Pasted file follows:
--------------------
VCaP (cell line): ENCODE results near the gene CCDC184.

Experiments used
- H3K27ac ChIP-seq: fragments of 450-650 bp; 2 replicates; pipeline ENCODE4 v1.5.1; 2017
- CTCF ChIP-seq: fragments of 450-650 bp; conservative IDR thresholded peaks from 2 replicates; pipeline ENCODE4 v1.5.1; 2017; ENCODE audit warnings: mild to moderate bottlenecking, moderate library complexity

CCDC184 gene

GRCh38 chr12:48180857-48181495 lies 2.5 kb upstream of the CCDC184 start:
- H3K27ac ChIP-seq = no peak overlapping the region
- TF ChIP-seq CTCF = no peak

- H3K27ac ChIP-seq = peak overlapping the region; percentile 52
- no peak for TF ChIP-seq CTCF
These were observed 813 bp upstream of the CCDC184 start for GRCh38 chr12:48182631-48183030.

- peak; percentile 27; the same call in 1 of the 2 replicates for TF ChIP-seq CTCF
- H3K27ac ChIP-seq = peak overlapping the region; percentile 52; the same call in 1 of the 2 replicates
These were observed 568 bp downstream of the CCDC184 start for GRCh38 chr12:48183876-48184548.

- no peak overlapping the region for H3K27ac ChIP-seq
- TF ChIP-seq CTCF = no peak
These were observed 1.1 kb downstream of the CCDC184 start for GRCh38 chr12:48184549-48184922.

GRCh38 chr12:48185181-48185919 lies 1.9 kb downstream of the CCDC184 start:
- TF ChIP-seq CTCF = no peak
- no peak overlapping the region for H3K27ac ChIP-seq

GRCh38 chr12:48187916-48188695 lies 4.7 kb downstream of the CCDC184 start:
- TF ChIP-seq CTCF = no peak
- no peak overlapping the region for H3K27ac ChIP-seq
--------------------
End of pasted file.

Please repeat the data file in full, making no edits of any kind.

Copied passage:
VCaP (cell line): ENCODE results near the gene CCDC184.

Experiments used
- H3K27ac ChIP-seq: fragments of 450-650 bp; 2 replicates; pipeline ENCODE4 v1.5.1; 2017
- CTCF ChIP-seq: fragments of 450-650 bp; conservative IDR thresholded peaks from 2 replicates; pipeline ENCODE4 v1.5.1; 2017; ENCODE audit warnings: mild to moderate bottlenecking, moderate library complexity

CCDC184 gene

GRCh38 chr12:48180857-48181495 lies 2.5 kb upstream of the CCDC184 start:
- H3K27ac ChIP-seq = no peak overlapping the region
- TF ChIP-seq CTCF = no peak

- H3K27ac ChIP-seq = peak overlapping the region; percentile 52
- no peak for TF ChIP-seq CTCF
These were observed 813 bp upstream of the CCDC184 start for GRCh38 chr12:48182631-48183030.

- peak; percentile 27; the same call in 1 of the 2 replicates for TF ChIP-seq CTCF
- H3K27ac ChIP-seq = peak overlapping the region; percentile 52; the same call in 1 of the 2 replicates
These were observed 568 bp downstream of the CCDC184 start for GRCh38 chr12:48183876-48184548.

- no peak overlapping the region for H3K27ac ChIP-seq
- TF ChIP-seq CTCF = no peak
These were observed 1.1 kb downstream of the CCDC184 start for GRCh38 chr12:48184549-48184922.

GRCh38 chr12:48185181-48185919 lies 1.9 kb downstream of the CCDC184 start:
- TF ChIP-seq CTCF = no peak
- no peak overlapping the region for H3K27ac ChIP-seq

GRCh38 chr12:48187916-48188695 lies 4.7 kb downstream of the CCDC184 start:
- TF ChIP-seq CTCF = no peak
- no peak overlapping the region for H3K27ac ChIP-seq